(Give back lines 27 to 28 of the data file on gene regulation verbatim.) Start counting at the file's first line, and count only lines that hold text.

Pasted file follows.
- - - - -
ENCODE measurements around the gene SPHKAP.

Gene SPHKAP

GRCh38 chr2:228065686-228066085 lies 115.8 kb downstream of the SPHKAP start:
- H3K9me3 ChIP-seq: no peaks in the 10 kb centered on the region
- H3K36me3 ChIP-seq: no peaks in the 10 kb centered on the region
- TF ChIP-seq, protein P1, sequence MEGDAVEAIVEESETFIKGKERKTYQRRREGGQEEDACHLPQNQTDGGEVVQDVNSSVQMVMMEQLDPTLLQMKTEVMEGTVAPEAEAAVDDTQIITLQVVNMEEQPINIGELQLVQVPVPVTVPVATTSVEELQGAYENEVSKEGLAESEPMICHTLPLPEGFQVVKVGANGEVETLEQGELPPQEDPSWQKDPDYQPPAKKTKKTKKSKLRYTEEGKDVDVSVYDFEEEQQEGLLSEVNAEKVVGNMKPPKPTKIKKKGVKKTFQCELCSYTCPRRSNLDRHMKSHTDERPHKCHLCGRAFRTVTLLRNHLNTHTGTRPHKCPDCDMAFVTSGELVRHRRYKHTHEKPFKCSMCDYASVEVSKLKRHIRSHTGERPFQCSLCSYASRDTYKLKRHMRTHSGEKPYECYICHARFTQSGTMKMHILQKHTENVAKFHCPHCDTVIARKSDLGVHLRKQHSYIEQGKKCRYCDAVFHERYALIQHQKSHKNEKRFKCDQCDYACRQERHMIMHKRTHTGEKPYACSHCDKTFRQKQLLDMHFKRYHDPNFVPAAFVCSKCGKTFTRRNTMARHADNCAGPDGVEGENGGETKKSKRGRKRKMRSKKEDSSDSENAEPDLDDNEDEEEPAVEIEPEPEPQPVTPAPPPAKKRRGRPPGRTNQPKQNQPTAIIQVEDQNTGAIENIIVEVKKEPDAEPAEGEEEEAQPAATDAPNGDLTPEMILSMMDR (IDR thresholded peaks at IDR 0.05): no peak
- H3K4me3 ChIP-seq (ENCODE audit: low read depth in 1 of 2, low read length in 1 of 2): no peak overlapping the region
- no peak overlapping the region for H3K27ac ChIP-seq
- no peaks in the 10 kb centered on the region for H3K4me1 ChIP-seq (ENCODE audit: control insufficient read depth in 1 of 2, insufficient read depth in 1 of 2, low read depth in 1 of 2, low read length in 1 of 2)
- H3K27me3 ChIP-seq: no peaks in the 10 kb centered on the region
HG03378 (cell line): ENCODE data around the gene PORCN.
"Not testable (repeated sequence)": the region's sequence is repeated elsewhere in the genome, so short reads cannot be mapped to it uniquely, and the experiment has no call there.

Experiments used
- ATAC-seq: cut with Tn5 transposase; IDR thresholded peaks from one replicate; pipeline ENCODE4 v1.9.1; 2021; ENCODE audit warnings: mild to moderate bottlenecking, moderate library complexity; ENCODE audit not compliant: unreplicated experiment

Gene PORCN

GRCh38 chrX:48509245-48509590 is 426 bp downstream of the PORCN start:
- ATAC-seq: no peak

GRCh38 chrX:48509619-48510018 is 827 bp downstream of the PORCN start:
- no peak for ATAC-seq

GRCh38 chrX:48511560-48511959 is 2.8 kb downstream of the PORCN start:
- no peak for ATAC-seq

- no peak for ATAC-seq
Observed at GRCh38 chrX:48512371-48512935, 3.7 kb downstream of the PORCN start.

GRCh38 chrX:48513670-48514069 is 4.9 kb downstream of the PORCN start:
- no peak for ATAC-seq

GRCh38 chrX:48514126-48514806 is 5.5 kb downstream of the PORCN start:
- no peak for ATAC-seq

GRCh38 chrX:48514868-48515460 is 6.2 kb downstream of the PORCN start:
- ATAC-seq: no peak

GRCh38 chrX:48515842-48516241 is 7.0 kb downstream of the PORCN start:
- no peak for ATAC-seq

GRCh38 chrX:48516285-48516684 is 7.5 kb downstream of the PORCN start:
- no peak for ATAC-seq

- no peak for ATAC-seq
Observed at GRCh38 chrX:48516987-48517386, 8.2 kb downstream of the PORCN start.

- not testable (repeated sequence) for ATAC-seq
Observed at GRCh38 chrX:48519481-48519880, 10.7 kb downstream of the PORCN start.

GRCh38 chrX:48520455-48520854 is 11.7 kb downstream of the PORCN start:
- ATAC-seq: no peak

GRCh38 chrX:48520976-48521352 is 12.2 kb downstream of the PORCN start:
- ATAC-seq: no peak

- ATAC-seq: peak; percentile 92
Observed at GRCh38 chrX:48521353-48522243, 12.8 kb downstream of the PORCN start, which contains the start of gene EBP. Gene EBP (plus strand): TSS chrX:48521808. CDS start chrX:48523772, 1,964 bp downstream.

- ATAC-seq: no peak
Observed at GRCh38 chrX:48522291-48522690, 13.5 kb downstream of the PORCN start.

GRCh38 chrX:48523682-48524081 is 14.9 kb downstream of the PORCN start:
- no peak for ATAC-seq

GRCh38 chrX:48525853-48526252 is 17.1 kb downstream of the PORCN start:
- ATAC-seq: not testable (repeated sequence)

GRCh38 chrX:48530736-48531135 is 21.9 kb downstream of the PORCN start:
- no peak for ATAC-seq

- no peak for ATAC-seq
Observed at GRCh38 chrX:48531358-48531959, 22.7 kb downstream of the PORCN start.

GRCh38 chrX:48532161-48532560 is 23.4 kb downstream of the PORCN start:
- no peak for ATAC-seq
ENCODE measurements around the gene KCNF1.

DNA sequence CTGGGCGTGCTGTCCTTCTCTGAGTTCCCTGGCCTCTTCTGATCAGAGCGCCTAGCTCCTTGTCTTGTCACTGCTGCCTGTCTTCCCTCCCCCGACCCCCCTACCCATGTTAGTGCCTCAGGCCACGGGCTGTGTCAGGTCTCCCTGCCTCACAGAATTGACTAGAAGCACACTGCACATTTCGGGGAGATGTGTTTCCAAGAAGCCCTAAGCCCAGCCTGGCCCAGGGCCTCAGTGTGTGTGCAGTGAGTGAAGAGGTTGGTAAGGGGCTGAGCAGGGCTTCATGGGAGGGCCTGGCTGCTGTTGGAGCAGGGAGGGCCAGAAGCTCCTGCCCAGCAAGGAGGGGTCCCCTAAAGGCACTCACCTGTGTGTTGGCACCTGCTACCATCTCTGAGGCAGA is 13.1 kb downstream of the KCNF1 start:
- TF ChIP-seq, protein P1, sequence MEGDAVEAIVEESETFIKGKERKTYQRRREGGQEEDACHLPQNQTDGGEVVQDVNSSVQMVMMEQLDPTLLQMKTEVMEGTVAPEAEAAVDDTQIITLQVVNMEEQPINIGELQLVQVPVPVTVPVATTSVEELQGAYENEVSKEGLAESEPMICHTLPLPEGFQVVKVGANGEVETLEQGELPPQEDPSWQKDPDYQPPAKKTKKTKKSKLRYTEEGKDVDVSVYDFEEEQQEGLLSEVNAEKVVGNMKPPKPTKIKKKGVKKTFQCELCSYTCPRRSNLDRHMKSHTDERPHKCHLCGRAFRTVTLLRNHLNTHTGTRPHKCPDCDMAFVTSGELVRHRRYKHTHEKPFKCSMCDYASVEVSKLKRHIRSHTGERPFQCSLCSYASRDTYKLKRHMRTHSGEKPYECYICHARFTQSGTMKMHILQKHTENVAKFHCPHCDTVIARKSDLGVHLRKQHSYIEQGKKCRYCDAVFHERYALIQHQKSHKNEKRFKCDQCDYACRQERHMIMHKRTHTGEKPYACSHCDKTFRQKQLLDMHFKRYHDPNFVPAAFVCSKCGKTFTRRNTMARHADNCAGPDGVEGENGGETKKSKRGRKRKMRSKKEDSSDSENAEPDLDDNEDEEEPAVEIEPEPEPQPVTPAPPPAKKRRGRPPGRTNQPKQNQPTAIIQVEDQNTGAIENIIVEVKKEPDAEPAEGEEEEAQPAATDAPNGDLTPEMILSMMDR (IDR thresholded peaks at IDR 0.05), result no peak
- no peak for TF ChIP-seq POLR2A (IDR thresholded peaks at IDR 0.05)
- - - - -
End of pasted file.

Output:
- no peak for ATAC-seq

GRCh38 chrX:48514868-48515460 is 6.2 kb downstream of the PORCN start: